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Pediatric Primary Care (CPNP-PC)

Certified Pediatric NP - Primary Care Certification Exam

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The Anatomy of a Question


Question

A 4-year-old girl with allergic rhinitis has been compliant with daily oral antihistamine use for the past six weeks but continues to have daily complaints of nasal itching and discharge. She also has complaints of itchy eyes with redness and tearing at least once weekly. Which of the following interventions would be the most appropriate next step in her symptom management?


Answer choice options
  • A. Immunotherapy
  • B. Intranasal fluticasone
  • C. Intranasal oxymetazoline
  • D. Oral montelukast

The incorrect options (distractors) are not totally wrong. These options can be diagramed as follows:

Most Correct
Least Correct
  • B.
    Intranasal fluticasone Most effective therapy for allergic rhinitis.
  • C.
    Intranasal oxymetazoline May be considered for short-term symptom management but cause rebound nasal congestion with prolonged or frequent use.
  • D.
    Oral montelukast Has limited effects on rhinitis symptoms like rhinorrhea.
  • A.
    Immunotherapy Reserved for patients who have failed to achieve adequate symptom control with pharmacotherapy.

The Anatomy of an Explanation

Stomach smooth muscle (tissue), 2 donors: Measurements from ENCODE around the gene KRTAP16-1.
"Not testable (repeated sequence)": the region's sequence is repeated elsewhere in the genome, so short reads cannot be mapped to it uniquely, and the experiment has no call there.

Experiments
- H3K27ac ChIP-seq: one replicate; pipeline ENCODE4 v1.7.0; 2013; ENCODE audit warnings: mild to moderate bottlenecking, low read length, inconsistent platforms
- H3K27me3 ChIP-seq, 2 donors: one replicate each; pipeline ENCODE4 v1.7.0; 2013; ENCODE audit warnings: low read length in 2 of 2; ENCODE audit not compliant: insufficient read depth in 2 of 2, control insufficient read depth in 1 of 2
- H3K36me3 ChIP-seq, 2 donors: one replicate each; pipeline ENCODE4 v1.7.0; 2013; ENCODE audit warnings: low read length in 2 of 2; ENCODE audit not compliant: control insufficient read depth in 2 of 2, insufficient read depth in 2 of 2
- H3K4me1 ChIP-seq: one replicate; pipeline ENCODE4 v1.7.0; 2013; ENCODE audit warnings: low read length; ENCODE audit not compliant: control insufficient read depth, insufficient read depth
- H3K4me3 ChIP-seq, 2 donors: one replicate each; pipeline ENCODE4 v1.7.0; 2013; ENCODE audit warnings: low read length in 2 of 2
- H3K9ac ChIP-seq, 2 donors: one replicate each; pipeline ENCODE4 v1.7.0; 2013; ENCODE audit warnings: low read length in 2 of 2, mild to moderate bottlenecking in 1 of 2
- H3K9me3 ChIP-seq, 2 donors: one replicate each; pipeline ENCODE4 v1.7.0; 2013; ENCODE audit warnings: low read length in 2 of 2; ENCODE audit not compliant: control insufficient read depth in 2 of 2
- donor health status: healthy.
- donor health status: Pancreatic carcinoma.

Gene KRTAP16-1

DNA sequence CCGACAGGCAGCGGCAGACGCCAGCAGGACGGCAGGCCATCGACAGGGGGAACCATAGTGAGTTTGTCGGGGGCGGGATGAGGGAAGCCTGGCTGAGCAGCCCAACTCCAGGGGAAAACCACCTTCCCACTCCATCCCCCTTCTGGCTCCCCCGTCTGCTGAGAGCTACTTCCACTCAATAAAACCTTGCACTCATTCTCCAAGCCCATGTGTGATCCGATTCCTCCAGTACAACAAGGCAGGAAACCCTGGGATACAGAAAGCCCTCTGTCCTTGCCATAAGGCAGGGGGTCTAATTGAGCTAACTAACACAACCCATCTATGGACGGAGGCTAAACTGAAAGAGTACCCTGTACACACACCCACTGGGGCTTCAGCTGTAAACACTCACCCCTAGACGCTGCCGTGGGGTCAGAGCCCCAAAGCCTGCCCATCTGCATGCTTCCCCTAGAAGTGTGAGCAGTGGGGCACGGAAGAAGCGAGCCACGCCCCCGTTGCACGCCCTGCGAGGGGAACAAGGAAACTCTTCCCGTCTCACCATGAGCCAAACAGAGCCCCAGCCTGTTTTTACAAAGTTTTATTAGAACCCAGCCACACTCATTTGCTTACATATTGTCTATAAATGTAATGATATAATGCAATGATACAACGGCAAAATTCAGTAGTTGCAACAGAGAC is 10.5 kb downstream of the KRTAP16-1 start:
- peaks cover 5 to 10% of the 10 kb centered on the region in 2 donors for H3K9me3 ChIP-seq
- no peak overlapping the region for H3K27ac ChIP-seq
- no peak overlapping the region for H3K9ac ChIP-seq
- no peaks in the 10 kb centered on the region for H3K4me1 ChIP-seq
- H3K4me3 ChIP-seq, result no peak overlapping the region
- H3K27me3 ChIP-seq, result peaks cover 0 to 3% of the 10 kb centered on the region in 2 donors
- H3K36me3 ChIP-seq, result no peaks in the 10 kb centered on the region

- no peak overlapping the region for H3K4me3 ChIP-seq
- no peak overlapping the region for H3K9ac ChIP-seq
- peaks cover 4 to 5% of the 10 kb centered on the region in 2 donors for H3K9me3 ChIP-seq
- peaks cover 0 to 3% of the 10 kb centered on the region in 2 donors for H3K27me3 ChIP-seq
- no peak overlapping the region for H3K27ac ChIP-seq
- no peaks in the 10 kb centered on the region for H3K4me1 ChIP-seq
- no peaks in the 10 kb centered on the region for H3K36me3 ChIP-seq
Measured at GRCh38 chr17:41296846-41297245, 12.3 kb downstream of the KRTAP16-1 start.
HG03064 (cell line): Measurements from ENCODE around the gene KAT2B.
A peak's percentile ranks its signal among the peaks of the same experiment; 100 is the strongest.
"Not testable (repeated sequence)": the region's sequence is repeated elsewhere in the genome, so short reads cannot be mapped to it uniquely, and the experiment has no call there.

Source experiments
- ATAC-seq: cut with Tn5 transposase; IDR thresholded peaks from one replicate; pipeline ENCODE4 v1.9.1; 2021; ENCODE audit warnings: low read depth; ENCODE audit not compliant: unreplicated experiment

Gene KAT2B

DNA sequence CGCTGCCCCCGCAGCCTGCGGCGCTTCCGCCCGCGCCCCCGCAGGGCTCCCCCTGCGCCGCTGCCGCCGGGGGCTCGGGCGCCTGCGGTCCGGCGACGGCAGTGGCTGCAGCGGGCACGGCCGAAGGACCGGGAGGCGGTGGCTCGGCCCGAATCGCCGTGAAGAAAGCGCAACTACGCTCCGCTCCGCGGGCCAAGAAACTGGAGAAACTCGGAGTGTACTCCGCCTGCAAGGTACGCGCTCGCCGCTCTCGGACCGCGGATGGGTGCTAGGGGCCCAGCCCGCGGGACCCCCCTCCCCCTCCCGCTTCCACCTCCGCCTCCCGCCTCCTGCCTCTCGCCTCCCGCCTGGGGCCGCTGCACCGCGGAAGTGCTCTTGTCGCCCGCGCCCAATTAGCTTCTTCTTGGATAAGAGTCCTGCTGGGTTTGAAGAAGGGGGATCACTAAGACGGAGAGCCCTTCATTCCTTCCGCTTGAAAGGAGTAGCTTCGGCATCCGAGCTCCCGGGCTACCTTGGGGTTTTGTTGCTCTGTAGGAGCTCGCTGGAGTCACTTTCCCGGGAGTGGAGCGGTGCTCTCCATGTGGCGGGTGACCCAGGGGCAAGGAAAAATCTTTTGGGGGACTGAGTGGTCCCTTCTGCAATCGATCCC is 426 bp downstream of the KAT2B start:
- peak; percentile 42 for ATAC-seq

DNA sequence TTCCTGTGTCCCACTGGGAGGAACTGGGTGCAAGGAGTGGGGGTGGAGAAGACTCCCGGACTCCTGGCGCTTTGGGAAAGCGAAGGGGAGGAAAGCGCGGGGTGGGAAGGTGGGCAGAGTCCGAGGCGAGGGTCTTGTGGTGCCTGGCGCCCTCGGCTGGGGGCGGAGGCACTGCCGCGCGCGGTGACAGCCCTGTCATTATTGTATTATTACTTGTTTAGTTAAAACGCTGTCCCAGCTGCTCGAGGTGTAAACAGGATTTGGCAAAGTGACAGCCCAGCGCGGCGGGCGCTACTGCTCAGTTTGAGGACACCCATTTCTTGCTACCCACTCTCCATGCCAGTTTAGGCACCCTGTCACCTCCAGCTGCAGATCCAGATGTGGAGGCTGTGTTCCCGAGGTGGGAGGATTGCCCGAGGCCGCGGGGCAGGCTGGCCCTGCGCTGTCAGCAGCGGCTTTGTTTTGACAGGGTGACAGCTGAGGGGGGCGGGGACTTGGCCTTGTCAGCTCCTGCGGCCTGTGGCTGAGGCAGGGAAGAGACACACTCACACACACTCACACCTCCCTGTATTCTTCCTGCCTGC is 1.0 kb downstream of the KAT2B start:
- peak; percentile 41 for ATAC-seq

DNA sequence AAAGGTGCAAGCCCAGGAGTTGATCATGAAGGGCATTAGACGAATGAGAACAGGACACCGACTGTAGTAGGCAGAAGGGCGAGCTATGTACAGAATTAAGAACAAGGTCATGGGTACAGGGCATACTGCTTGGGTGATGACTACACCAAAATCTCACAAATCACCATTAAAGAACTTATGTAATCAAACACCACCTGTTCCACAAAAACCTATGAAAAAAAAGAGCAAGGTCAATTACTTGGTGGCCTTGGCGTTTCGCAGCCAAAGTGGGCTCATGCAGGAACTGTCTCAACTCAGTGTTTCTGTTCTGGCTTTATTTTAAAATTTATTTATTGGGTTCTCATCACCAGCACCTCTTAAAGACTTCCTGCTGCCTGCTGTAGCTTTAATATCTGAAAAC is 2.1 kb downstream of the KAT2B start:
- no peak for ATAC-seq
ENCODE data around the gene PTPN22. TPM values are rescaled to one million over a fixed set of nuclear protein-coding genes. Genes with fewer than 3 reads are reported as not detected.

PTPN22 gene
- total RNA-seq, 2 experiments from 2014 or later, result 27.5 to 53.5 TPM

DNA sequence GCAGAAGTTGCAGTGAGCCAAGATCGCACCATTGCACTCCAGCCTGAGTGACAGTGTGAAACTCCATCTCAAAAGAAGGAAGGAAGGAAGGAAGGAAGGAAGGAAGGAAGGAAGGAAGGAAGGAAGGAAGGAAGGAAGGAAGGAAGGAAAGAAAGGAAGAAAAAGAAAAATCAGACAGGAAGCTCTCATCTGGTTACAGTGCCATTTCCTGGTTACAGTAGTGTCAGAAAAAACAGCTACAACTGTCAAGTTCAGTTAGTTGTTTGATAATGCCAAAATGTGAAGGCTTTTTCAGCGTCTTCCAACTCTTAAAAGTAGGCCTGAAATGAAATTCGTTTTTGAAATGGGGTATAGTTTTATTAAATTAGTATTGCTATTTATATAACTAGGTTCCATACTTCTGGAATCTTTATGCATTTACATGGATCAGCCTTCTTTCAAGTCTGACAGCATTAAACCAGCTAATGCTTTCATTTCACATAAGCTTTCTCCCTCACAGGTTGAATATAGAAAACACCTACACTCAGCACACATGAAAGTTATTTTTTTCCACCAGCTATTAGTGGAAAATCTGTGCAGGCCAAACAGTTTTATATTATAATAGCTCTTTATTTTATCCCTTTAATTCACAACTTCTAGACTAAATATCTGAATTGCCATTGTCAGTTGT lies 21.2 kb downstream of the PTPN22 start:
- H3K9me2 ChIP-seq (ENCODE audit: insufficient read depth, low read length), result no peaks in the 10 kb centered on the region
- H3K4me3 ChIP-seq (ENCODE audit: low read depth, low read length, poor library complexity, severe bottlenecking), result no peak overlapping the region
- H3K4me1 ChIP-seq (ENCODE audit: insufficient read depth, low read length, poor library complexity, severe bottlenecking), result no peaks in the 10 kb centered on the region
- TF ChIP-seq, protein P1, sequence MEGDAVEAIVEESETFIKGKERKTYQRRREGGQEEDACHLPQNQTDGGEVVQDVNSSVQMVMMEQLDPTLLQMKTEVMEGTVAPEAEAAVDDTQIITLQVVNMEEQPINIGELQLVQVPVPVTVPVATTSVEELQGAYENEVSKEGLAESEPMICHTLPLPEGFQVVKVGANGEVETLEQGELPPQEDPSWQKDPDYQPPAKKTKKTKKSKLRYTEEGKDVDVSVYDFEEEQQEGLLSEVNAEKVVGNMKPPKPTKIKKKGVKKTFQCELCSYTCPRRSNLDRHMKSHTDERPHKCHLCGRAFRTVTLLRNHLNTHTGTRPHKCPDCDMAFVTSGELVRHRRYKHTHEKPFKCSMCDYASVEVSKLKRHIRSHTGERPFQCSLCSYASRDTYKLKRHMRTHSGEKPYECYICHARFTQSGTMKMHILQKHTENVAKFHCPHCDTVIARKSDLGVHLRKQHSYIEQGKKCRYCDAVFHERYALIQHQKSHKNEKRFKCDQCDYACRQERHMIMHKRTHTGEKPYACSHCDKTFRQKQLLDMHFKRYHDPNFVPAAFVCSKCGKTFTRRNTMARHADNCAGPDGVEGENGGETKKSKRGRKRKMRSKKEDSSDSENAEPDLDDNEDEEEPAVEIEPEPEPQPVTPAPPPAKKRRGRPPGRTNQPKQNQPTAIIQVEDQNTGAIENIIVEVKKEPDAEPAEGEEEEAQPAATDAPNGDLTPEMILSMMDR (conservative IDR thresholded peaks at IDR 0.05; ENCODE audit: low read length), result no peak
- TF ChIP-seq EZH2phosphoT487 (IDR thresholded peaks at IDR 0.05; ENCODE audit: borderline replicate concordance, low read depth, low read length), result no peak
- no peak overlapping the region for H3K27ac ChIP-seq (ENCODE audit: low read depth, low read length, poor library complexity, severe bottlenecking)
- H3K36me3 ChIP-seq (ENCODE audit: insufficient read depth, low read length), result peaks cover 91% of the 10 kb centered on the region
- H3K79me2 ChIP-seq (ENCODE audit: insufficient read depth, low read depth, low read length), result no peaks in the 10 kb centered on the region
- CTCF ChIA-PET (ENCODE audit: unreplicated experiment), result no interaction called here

Allergic rhinitis results from environmental exposure of the nasal mucosa to an allergen, causing inflammation that leads to rhinorrhea, nasal congestion, nasal itching, and sneezing. Nasal symptoms are frequently associated with concomitant conjunctival complaints, including edema, itching, tearing, and hyperemia. Symptoms are commonly classified as either intermittent or persistent. Persistent symptoms are those that are experienced four or more days per week or for four or more weeks at a time, consistent with the child described in the vignette. Symptoms may also be stratified according to severity, with attention to the degree of impact on a patient’s quality of life, including sleep impairment, disruption of daily activities, and effect on school or work performance. Minimizing allergen exposure as a preventative measure should not be overlooked as an approach to symptom control and should be undertaken in addition to any necessary pharmacotherapy. For intermittent or mild symptoms, oral antihistamines (in particular, the less-sedating second-generation agents) are an acceptable treatment. For children failing this intervention or who have persistent or moderate-severe symptoms, intranasal corticosteroids, such as intranasal fluticasone, are more effective therapy than oral antihistamines. In combination with oral antihistamines, they are also effective treatment for allergic conjunctivitis symptoms

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